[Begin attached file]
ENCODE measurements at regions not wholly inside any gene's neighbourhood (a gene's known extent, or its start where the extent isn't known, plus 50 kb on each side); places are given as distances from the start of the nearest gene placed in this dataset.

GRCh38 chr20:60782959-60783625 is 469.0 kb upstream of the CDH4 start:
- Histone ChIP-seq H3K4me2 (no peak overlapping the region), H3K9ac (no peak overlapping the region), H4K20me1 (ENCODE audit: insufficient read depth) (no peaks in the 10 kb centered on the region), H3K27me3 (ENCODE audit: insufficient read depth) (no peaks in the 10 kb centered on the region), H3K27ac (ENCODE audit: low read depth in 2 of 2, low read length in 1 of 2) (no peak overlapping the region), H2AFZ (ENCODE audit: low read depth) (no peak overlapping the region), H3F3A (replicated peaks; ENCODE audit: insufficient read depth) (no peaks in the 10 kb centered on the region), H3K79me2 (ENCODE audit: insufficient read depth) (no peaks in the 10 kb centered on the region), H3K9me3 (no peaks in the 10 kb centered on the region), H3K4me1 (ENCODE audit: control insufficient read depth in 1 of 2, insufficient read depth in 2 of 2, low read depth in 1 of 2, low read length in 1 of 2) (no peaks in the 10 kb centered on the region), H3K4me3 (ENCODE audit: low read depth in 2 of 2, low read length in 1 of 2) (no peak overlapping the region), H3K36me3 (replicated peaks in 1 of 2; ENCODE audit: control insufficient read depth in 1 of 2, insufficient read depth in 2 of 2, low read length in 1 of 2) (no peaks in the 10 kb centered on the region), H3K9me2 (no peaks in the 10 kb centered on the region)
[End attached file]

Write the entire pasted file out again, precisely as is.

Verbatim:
ENCODE measurements at regions not wholly inside any gene's neighbourhood (a gene's known extent, or its start where the extent isn't known, plus 50 kb on each side); places are given as distances from the start of the nearest gene placed in this dataset.

GRCh38 chr20:60782959-60783625 is 469.0 kb upstream of the CDH4 start:
- Histone ChIP-seq H3K4me2 (no peak overlapping the region), H3K9ac (no peak overlapping the region), H4K20me1 (ENCODE audit: insufficient read depth) (no peaks in the 10 kb centered on the region), H3K27me3 (ENCODE audit: insufficient read depth) (no peaks in the 10 kb centered on the region), H3K27ac (ENCODE audit: low read depth in 2 of 2, low read length in 1 of 2) (no peak overlapping the region), H2AFZ (ENCODE audit: low read depth) (no peak overlapping the region), H3F3A (replicated peaks; ENCODE audit: insufficient read depth) (no peaks in the 10 kb centered on the region), H3K79me2 (ENCODE audit: insufficient read depth) (no peaks in the 10 kb centered on the region), H3K9me3 (no peaks in the 10 kb centered on the region), H3K4me1 (ENCODE audit: control insufficient read depth in 1 of 2, insufficient read depth in 2 of 2, low read depth in 1 of 2, low read length in 1 of 2) (no peaks in the 10 kb centered on the region), H3K4me3 (ENCODE audit: low read depth in 2 of 2, low read length in 1 of 2) (no peak overlapping the region), H3K36me3 (replicated peaks in 1 of 2; ENCODE audit: control insufficient read depth in 1 of 2, insufficient read depth in 2 of 2, low read length in 1 of 2) (no peaks in the 10 kb centered on the region), H3K9me2 (no peaks in the 10 kb centered on the region)